“All of the property of my estate (the “residue”) . . . . shall be distributed to HOWARD STERN, Esq., to hold in trust for my child under such terms as he and a court of competent jurisdiction may declare, such that my children are distributed sufficient sums for the health, education, and support according to their accustomed manner of living from either the income or principal of the trust until age twenty-five; and are at that time given one-third of all of the income of the trust and one-third of the principal of the trust as then constituted; and at thirty are given one-half of the income from the trust and one-half of the principal of the trust as then constituted; and at thirty-five are given all of the principal of the trust.”
This Article gives everything in trust to Daniel Wayne Smith, Anna’s now deceased son. The Will is silent on whether Daniel must be alive at the time of Anna’s death or if the estate goes to Daniel’s estate if he were deceased when Anna died.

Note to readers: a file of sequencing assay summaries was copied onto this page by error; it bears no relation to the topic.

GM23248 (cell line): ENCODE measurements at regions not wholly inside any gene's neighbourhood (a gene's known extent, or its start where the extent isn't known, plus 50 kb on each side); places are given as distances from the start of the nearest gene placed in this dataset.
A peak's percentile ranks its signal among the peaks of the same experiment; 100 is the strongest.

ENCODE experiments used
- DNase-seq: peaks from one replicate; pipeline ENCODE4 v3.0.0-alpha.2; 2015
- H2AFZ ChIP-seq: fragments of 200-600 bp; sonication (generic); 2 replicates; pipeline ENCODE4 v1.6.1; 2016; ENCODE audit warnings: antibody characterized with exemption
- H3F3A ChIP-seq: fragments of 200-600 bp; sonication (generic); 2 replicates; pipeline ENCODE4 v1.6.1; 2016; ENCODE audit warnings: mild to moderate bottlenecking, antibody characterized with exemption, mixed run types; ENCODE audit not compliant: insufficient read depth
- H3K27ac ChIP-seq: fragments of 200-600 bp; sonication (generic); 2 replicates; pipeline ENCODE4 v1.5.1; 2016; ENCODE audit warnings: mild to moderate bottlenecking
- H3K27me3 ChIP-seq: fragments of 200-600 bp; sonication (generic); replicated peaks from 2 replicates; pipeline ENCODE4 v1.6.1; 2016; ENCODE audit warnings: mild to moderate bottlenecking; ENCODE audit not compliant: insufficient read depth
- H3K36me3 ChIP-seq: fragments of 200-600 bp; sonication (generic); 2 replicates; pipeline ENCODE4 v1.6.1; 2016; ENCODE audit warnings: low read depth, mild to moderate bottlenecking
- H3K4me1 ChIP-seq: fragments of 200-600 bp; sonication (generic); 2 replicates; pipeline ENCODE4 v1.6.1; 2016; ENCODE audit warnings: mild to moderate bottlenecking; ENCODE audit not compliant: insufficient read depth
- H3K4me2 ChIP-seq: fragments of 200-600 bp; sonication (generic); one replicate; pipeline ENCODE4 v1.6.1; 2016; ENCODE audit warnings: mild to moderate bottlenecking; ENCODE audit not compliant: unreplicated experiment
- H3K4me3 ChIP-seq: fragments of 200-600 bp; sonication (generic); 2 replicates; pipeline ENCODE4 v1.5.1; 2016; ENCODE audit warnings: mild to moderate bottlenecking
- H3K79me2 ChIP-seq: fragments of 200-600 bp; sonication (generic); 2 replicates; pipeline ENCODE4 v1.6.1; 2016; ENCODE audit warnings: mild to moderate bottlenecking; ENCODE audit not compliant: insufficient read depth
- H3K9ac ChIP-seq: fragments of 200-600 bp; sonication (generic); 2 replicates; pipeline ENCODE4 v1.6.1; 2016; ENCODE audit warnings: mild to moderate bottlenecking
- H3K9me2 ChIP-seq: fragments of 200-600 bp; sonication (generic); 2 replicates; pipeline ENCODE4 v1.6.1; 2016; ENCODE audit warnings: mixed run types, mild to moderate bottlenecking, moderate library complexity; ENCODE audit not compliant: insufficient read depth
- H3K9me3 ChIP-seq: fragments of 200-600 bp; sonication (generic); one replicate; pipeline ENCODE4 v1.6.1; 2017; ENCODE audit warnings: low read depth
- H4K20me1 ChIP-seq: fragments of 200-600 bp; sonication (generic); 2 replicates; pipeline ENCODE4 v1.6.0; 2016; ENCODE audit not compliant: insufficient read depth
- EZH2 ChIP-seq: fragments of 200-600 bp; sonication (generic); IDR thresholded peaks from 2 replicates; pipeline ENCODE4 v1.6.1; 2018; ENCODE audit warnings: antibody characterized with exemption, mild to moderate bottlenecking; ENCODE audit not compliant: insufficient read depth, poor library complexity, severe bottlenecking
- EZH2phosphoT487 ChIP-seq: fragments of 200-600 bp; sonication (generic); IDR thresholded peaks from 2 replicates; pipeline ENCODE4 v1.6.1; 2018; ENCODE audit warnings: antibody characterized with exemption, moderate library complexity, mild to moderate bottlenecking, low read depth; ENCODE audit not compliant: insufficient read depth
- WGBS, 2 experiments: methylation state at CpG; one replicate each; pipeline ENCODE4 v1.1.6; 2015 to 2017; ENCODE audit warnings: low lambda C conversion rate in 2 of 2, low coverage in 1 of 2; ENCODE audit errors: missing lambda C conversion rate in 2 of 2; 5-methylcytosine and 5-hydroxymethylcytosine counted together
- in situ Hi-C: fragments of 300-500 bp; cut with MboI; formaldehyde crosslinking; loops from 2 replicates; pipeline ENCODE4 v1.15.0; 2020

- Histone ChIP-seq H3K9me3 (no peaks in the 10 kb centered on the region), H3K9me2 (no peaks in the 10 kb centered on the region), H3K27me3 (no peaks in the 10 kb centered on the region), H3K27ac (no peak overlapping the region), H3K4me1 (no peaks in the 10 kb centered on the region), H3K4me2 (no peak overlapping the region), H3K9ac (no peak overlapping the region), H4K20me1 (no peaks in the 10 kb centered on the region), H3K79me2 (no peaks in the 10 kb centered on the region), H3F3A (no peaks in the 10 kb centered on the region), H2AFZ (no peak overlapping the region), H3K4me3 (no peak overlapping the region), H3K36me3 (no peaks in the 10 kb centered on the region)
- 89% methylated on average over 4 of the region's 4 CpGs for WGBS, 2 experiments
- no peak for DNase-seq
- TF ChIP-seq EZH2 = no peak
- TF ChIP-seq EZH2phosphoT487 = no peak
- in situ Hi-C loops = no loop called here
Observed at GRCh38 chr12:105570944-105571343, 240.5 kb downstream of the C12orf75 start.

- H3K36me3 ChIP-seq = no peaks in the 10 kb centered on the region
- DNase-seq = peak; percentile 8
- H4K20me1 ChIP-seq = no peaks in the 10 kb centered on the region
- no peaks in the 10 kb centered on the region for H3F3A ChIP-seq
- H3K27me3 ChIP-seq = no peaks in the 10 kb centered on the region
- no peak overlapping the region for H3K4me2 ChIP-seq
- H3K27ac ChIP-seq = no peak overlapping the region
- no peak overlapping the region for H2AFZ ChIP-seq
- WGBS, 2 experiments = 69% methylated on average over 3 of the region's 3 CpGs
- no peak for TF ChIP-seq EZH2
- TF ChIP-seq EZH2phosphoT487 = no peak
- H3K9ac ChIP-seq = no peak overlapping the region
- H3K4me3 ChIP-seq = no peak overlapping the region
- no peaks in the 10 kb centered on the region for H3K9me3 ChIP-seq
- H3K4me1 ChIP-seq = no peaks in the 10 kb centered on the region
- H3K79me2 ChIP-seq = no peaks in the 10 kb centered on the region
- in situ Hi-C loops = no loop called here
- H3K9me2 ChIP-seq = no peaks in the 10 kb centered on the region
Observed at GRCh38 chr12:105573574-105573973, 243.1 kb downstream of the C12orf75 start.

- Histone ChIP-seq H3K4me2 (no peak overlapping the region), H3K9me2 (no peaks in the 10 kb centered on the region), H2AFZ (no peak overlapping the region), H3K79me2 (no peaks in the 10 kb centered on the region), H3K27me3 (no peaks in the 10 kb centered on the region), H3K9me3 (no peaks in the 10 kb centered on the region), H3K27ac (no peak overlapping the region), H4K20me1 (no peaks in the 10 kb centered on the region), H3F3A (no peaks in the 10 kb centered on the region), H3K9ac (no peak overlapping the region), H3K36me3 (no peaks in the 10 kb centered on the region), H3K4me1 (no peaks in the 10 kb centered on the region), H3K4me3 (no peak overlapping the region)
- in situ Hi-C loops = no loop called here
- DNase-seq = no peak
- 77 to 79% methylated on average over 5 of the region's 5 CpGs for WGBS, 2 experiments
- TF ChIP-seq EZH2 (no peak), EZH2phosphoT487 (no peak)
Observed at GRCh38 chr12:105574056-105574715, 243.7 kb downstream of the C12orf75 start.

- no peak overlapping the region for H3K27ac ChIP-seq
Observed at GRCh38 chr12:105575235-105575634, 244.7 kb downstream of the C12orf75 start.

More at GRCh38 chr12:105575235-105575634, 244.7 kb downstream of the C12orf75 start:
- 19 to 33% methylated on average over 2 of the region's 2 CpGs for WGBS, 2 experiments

Article I says Anna has one child, but Article II refers to “children” and “their,” which is inconsistent with having one child. Query: Does the language in Article II suggest that Anna intended the trust to benefit more than one child?
Note also the particularly troubling language that says the terms of the trust are to be determined by the trustee and a court. I have never known an estate planning attorney to create a trust that does not contain terms, conditions and instructions to the trustee on what to do with the assets of the trust. Nor is it practical for a trustee and a court (what court?) to guess about the terms of the trust. How does the trustee go about drafting the terms of the trust with the court? This clause is an invitation to all interested parties to litigate the terms and conditions of the trust.